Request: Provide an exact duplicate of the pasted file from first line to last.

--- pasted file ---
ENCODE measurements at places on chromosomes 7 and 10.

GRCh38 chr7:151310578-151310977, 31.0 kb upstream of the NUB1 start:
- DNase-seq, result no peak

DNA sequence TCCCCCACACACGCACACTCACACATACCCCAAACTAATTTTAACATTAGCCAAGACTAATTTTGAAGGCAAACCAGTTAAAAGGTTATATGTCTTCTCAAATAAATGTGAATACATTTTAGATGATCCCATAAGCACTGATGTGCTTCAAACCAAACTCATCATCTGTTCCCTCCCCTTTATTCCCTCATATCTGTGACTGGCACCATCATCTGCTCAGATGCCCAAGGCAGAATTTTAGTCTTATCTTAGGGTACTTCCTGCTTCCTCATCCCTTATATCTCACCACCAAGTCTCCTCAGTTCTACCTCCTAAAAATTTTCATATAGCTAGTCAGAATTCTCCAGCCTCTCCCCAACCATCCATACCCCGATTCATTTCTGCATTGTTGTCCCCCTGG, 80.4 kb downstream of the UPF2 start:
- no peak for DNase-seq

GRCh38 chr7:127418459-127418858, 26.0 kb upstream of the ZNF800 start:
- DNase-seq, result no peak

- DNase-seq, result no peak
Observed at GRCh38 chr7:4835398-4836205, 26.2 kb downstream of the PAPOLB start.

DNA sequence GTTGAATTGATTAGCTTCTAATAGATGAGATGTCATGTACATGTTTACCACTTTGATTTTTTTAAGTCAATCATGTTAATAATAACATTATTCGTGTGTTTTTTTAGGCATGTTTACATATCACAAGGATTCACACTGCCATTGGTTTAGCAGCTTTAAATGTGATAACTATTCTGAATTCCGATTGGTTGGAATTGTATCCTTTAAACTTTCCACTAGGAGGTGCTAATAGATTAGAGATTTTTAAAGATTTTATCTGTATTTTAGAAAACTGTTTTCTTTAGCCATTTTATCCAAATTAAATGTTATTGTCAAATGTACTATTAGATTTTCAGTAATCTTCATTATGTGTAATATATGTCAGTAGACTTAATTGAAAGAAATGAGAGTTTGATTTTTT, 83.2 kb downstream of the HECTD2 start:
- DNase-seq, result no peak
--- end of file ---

ENCODE measurements at places on chromosomes 7 and 10.

GRCh38 chr7:151310578-151310977, 31.0 kb upstream of the NUB1 start:
- DNase-seq, result no peak

DNA sequence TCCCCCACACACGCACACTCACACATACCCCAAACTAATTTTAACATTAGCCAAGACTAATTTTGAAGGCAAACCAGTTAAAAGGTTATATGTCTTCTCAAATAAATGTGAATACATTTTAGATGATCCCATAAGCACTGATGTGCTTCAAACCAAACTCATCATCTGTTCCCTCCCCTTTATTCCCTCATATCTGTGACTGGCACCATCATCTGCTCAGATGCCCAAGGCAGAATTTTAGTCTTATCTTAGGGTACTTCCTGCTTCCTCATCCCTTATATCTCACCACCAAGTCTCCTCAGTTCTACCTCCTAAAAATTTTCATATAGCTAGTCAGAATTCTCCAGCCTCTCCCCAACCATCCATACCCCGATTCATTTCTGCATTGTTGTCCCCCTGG, 80.4 kb downstream of the UPF2 start:
- no peak for DNase-seq

GRCh38 chr7:127418459-127418858, 26.0 kb upstream of the ZNF800 start:
- DNase-seq, result no peak

- DNase-seq, result no peak
Observed at GRCh38 chr7:4835398-4836205, 26.2 kb downstream of the PAPOLB start.

DNA sequence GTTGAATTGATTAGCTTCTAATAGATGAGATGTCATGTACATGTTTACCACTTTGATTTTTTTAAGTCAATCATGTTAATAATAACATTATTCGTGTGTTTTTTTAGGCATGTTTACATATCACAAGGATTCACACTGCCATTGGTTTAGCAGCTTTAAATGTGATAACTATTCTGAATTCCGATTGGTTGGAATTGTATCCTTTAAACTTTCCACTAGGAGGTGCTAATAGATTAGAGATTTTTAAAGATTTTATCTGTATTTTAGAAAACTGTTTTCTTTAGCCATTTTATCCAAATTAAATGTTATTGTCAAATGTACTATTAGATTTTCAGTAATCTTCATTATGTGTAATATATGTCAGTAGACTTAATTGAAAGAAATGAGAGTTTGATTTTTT, 83.2 kb downstream of the HECTD2 start:
- DNase-seq, result no peak